My Favorite Tulo Memory


My contribution to the Tulo conversation: a game I watched on my laptop in Illinois five years ago.

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Hey guys, you might have heard that a guy named Troy Tulowitzki was traded last week. If you hadn’t heard that, spoiler alert. It was kind of a big deal.

I wasn’t able to post sooner, and now I find myself in a position to add little of value to the Tulo discussion. Everything I think and feel about the trade has been said by someone else. I can recommend this, this, and this. As you can see, we’re all a little heartbroken (and in Bobby’s case, foul-mouthed). This one hurt.

At this point, I don’t want to rehash old ideas. In fact, I pretty much already did that, at yesterday’s Rockies blogger panel, the link for which I’ll post shortly. You can watch that if you really care about what I think. What I want to write about today is my favorite Tulo memory.

It didn’t come in a playoff year. As much fun as it was to watch Tulo in 2007 and 2009, the game I most remember is from 2010. We had a great shot that year. In fact, about a week prior to the game in question, I thought for sure we were going to the postseason. On Sunday, September 19th, we were only a game and a half out of first place. To be fair, two teams stood in the way of us and a division title, but the mood was good. I know I was not alone in thinking that the Rockies would be a playoff team in back-to-back years for the first time ever. That night, we lost in an ugly walkoff in Los Angeles, and I felt my mood darken. It was just one loss, but it felt like more than that. It felt like the tide had turned.

Fast forward almost a week to Saturday, September 25th. The Rockies had lost five games in a row and were now four games out of first place. They were 3 1/2 back in the wild card. Again, two teams stood in their way in both races. (Of course, the Giants were just ahead in both, and they went on to win the World Series in what has now become an even-year tradition.) However, hope was not yet lost.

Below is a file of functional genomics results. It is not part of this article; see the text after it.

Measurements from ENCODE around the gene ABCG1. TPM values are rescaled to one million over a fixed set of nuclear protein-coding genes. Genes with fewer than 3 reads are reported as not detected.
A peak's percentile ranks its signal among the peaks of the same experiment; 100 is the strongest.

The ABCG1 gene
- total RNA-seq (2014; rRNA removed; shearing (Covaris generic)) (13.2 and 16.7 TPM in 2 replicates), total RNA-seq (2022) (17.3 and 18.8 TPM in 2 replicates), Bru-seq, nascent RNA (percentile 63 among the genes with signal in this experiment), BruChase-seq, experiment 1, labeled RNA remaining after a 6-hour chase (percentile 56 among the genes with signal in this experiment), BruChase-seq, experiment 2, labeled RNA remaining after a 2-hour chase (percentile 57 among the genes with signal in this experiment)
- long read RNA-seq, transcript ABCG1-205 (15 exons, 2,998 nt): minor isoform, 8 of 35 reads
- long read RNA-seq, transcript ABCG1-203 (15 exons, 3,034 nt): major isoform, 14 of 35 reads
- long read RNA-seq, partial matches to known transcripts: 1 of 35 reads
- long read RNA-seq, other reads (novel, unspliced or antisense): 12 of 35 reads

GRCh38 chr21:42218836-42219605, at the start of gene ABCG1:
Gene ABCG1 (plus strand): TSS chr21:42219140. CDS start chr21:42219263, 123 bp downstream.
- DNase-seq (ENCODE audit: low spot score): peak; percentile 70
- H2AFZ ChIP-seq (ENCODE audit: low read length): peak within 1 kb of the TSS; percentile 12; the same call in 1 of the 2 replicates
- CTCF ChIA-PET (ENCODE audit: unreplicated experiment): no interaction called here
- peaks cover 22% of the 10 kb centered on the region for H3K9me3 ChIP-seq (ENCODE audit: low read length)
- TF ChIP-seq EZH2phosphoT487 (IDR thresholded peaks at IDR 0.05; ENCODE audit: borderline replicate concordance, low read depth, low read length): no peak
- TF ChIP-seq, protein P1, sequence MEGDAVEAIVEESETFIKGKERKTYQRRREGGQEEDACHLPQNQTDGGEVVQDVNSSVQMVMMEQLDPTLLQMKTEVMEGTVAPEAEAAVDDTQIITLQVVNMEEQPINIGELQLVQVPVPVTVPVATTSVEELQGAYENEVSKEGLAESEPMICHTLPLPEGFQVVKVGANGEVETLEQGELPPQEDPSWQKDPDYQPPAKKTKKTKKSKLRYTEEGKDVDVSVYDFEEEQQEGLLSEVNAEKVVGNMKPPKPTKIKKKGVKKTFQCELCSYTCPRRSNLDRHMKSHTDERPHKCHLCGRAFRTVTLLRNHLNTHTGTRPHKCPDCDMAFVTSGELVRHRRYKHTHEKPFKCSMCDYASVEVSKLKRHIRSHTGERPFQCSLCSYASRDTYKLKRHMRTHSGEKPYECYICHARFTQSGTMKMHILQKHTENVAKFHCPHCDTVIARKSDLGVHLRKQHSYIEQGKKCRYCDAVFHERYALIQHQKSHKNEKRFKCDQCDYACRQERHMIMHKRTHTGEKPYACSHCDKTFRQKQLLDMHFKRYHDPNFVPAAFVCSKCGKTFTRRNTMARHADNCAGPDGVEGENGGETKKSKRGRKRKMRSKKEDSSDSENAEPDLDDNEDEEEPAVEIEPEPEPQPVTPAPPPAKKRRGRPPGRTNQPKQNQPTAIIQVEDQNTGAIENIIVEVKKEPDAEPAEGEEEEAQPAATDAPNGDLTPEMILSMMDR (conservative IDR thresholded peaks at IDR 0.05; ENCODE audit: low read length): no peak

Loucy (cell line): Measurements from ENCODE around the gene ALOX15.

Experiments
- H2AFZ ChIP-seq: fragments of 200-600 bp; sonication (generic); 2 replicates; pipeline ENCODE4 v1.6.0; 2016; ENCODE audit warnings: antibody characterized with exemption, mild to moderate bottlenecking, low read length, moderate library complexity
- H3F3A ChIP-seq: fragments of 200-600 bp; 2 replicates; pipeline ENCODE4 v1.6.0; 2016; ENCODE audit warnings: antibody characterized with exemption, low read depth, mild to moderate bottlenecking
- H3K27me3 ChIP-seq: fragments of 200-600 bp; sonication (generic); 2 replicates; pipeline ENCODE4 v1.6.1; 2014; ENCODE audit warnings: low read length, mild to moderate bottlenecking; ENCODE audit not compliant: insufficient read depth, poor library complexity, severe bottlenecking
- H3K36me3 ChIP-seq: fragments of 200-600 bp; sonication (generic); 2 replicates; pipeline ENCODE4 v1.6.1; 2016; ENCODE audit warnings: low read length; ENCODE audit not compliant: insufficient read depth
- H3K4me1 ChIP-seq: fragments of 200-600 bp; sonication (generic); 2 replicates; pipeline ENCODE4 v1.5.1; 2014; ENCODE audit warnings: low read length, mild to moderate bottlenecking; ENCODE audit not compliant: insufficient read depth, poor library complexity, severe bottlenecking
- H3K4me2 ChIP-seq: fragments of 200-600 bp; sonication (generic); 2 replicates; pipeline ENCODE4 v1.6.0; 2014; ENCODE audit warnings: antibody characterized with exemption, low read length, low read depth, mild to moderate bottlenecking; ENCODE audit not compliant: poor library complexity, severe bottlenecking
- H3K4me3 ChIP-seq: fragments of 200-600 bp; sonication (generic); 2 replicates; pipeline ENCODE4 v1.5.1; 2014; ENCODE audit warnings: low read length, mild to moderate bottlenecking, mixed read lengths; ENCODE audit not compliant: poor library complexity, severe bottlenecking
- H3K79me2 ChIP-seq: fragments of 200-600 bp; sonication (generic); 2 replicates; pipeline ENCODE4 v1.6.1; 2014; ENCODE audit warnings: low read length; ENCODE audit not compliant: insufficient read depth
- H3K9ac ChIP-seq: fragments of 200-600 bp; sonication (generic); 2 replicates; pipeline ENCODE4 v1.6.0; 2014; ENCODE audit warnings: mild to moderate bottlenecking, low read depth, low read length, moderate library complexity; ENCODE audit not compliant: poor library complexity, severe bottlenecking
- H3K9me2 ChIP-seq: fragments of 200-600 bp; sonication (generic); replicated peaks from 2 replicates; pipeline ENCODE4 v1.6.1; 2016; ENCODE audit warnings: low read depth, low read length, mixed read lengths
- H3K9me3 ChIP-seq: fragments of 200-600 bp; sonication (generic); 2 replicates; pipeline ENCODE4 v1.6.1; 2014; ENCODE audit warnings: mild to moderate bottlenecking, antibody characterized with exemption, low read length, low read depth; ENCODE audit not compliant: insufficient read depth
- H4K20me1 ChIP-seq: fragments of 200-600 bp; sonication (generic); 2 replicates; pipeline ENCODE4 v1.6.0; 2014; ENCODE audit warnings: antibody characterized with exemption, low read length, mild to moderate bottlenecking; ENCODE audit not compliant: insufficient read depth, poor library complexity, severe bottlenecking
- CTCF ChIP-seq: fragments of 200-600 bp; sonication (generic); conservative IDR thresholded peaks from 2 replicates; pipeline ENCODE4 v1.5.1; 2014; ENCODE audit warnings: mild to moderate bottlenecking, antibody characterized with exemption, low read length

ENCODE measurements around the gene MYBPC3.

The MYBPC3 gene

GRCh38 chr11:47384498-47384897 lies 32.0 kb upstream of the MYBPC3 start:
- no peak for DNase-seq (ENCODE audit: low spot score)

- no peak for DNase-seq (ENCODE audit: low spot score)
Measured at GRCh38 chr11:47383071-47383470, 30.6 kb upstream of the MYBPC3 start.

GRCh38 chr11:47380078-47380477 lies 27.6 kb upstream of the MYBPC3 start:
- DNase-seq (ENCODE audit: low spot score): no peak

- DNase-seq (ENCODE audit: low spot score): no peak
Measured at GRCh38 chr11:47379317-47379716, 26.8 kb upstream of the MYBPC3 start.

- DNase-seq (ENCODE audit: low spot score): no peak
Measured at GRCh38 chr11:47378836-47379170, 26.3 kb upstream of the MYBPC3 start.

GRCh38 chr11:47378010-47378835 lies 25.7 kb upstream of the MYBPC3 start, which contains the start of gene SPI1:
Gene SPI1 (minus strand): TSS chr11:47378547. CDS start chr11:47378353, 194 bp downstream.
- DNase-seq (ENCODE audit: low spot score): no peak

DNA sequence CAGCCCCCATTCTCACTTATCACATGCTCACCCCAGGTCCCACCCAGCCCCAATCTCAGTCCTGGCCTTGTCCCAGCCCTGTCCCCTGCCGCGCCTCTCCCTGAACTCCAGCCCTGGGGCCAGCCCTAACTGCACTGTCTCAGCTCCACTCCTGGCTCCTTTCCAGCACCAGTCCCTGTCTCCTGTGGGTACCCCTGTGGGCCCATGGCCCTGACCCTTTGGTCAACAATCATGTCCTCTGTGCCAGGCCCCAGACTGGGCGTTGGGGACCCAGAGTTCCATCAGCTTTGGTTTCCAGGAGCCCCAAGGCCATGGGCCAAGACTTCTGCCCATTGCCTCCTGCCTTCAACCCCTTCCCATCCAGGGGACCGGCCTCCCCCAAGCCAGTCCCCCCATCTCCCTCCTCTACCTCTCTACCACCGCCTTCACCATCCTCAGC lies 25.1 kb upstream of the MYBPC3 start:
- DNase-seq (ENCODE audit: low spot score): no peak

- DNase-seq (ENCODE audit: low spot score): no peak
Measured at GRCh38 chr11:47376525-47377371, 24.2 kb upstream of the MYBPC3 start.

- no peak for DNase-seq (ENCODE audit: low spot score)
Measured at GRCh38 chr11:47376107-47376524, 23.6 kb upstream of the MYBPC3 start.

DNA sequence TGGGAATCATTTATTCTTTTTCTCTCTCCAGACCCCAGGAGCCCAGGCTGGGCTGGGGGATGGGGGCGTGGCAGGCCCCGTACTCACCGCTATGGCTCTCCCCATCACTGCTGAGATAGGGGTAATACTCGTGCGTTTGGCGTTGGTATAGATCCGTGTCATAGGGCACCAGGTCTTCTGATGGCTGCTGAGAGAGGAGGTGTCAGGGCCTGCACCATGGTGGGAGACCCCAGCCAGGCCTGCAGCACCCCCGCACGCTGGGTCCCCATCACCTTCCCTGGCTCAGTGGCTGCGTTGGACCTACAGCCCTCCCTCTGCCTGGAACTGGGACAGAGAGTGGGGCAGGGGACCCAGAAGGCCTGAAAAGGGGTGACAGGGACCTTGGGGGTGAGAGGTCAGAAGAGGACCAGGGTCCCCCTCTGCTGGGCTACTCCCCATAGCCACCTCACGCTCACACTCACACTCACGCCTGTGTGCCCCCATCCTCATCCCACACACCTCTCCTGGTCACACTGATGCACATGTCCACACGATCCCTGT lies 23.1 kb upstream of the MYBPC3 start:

I was in Illinois that weekend for a cousin’s wedding. After the wedding, various family members gathered at the hotel where some of us were staying. I think I showed my face briefly out of politeness, but I knew that night’s Rockies game, against the Giants, was critical. There just wasn’t any way I was going to miss it.

Firing up the old, I tuned in to the game back in my room. It was a roller coaster–see for yourself. Noted Rockies killer Barry Zito (3.20 career ERA against Colorado) was on the bump for the Giants, but he and Jason Hammel performed about the same. Both lasted 5 innings or less, and both left having surrendered four runs. Because of this and the fact that the game went into the 10th inning, both teams burned through their bullpens. San Francisco used eight pitchers; the good guys, seven (including Joe Beimel!).

This was the era in which Huston Street was stopping hearts in Rockies-loving homes all over the country. At this point, I’d give just about anything to have him back, but at the time I didn’t know how lucky we were to have him. This was a game that demonstrated just how good he could be. He pitched two innings and only allowed one baserunner: Pablo Sandoval, on a double to right. The Rockies tried to rally in the bottom of the 9th with a Chris Iannetta single and Dexter Fowler walk with two outs, but Jonathan Herrera, despite working a seven-pitch at-bat, grounded weakly to third.

Once Street sailed through the top of the tenth, though, it was time for LoDo Magic! I was feeling it. My heart was racing. It raced more when Carlos Gonzalez hit an infield single with one out. This was prior to the big Cargo-Tulo contract extensions, but we all knew by this point that if we were going to win a World Series in the next five years, it was going to be on the backs of these two. So when Tulo came to bat, it felt like something special was about to happen.

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It did. Tulo doubled home Cargo and the Rockies won in a walk-off. I was cheering about as loud as it’s acceptable to cheer when you’re in a hotel room. I know Tulo had other, more significant moments in a Rockies uniform. I might be the only person who would choose this as her favorite. But it is. It was at this moment that I truly knew what this team had in Cargo and Tulo, and even though I felt that the tide had turned a week ago in LA, right then it seemed to have turned back. Of course, we all know that it didn’t really–the Rockies went on to lose the final eight games of the season, finishing nine games out of first place. But that at-bat and that celebration will always stand out to me as the one where I felt most proud to have Troy Tulowitzki on my team.